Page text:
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I am working on my final assignment. The problem is I want to make a prototype tool, with 2 string compare. If I send data "OK DISC DISCLOSED: 341513DB689AOK RSSI: -056 OK NAME: CarBT1 OK DISCE" will be parsed and bring up data "CarBT1 OK DISCE" if the data is correct then the LED will turn on, but my program isn't working? does anyone know the problem?

String dataIn; 
String dt[10];
int i;
boolean parsing=false;
const int pinLED = 8;
String readString;

void setup (){
  Serial.begin(9600);
  pinMode(pinLED, OUTPUT);
  Serial.print("Sketch:   ");   Serial.println(__FILE__);
  Serial.print("Uploaded: ");   Serial.println(__DATE__);
  Serial.println(" ");
  while(!Serial){
    ;
  }
}

void loop (){
  if(Serial.available()>0) {
  char inChar = (char)Serial.read();
  dataIn += inChar;
  if (inChar == '\n'){
  parsing = true;
  }
}
if(parsing){
  parsingData();
  parsing=false;
  dataIn="";
}
while(Serial.available()){
  delay(3);
  char c =  Serial.read();
  readString += c;
}
readString.trim();
  if(readString.length()>0){
    if(readString == "CarBT1 OK+DISCE"){
      digitalWrite(pinLED, HIGH);
      Serial.println("Switching On");
   }
  if(readString == "off"){
      digitalWrite(pinLED, LOW);
      Serial.println("Switching Off");
   }
readString = "";
 }
}

void parsingData(){
int j=0;
Serial.print("data masuk : ");
Serial.print(dataIn);
Serial.print("\n");
dt[j]="";
for(i=1;i<dataIn.length();i++){
  if ((dataIn[i] == ':') || (dataIn[i] == ':')){
  j++;
  dt[j]="";
}
  else{
  dt[j] = dt[j] + dataIn[i];
  }
 }
}
Serial.print("data 1 : ");
Serial.print(dt[0]);
Serial.print("\n");
Serial.print("data 2 : ");
Serial.print(dt[1]);
Serial.print("\n");
Serial.print("data 3 : ");
Serial.print(dt[2]);
Serial.print("\n\n");
Serial.print("data 4 : ");
Serial.print(dt[3]);
Serial.print("\n\n");
}

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  • i think you need to add more info than (does not work). perhaps try remove (\r) char with string.replace("\r",""). and its better to use (readUntil) function than your method. – Hasan alattar Feb 24 at 13:54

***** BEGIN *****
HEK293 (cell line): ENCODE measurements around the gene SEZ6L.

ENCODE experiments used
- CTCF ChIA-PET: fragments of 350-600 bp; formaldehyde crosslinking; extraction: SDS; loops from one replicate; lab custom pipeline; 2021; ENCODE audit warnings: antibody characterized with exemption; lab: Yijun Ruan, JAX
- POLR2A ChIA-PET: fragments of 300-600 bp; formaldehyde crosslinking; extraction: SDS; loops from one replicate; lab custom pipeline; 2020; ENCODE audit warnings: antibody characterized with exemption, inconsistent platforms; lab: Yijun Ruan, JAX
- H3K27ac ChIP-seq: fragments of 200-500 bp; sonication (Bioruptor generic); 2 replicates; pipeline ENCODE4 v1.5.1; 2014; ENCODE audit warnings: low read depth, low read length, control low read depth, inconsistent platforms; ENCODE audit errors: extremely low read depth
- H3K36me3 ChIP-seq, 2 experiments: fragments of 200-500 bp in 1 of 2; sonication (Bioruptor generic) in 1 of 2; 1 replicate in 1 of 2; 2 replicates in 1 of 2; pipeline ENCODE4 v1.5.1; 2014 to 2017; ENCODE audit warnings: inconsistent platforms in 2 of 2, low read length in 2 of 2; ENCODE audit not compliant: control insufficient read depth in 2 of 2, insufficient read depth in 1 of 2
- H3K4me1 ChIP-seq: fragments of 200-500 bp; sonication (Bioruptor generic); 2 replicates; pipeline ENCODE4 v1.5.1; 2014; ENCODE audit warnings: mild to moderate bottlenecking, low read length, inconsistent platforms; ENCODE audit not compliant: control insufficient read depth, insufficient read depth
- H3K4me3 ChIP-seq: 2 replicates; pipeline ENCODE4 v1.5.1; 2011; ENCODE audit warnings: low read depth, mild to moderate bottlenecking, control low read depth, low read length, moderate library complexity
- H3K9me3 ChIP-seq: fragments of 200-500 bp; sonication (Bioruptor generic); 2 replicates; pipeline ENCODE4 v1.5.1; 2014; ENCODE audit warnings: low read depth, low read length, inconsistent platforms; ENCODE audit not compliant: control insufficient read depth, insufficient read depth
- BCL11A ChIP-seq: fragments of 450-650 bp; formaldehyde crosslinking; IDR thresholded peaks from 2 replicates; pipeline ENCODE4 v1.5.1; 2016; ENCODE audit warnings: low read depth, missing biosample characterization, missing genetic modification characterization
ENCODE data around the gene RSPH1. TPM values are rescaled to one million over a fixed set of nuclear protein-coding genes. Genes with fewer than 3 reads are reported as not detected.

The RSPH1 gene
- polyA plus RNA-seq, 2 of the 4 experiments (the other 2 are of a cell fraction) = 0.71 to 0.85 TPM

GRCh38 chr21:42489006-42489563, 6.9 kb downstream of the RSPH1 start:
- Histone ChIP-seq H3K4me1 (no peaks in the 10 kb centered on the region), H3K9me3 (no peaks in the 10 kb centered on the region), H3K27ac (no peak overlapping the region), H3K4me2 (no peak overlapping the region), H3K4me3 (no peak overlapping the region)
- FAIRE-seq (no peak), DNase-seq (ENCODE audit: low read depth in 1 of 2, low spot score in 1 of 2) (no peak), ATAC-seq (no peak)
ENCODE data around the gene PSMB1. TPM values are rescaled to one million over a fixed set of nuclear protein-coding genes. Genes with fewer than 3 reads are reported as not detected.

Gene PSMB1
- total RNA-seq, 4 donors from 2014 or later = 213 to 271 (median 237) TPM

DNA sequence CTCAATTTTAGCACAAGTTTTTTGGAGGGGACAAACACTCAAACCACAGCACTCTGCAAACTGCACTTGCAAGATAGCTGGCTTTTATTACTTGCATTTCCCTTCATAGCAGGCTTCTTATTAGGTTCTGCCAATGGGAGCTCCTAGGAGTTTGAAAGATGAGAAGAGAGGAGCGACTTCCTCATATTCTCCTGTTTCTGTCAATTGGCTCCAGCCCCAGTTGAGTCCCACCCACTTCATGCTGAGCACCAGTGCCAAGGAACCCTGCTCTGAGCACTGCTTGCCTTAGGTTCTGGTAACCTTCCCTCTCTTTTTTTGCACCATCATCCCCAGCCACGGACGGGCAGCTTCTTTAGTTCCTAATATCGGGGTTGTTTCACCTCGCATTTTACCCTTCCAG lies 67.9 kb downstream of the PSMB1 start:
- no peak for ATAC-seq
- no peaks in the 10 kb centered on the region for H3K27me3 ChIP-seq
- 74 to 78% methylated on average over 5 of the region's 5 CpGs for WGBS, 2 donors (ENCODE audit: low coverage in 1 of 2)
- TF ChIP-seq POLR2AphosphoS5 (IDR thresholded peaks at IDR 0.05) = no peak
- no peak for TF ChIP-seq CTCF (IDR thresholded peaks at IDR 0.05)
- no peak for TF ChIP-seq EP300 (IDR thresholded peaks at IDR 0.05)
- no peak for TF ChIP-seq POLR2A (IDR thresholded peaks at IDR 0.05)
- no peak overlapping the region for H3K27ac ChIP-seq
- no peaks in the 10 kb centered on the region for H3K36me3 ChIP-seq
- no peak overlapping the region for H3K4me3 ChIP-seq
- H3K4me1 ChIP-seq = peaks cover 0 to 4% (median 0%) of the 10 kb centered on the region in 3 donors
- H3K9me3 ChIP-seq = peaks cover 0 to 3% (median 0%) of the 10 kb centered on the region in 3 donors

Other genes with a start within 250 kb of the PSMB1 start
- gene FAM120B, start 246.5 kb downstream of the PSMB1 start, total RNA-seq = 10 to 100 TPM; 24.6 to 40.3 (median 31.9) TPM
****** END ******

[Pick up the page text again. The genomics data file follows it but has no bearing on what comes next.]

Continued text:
• Part of your assignment is to learn debugging skills. Ask yourself what DOES work and where does it start to go wrong? Build from there. – Brian Drummond Feb 24 at 14:04
  • Thank you for your response. Actually I tried to parse the data entered through serial on Arduino, and it worked. The problem is when the data that has been parsed I compare it to the string. I take an example, if I enter a message past the Arduino serial in the form of ABC: DEF I will be parsed into two data. data1 = ABC, data2 = DEF. When one of my data compares for example if (data1 == "ABC") {digitalWrite (pinLed, HIGH)}. LED does not turn on – Caraka Tri Feb 24 at 15:04
  • while(Serial.available()){ delay(3); char c = Serial.read(); readString += c; } readString.trim(); if(readString.length()>0){ if(readString == "CarBT1 OK+DISCE"){ digitalWrite(pinLED, HIGH); Serial.println("Switching On"); } if(readString == "off"){ digitalWrite(pinLED, LOW); Serial.println("Switching Off"); } readString = ""; } and this is the problem code, I took it from the code above – Caraka Tri Feb 24 at 15:06
  • your code is inconsistently indented ..... that makes it difficult to follow the program flow ..... please try to correct the indentation of your code – jsotola Feb 24 at 19:24
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I think that the biggest problem that you are encountering is that reading a line from serial is not as straightforward as you would like. I don't have a quick and easy solution for you, but there is much on this issue that you can look at.

You have two serial read while loops. The first exits as soon as there are no characters to read (even though some may be on the way). When "\n" is read, you set parsing but it does not mean that \n is removed from dataIn.

The second serial read while loop is using a delay(3) after detecting that a character is available, but that character could have arrived after the first read and be the only character in the buffer, for example.

I suspect that the reason that your String comparison does not work is simply because the Strings are not equal.

Your String looks like something read from an HM-10/11 or something similar. I have had some success reading those transmissions by doing the following:

Make sure the serial buffer is empty. When a character is available, read it into your building String, but continue looking for characters that are available for a set amount of time (maybe a couple of seconds). Continue looking for characters until the time has elapsed and not as soon as there are no characters available (because more may be coming). Alternatively, keep building the string until you recognize the "DISCE" marking the end of that transmission.

A problem, however, is that, in my experience, if it is a very long line (that can occur when there are many devices out there), you will never get that "DISCE". I assumed that this was a firmware issue.

Hope it helps.

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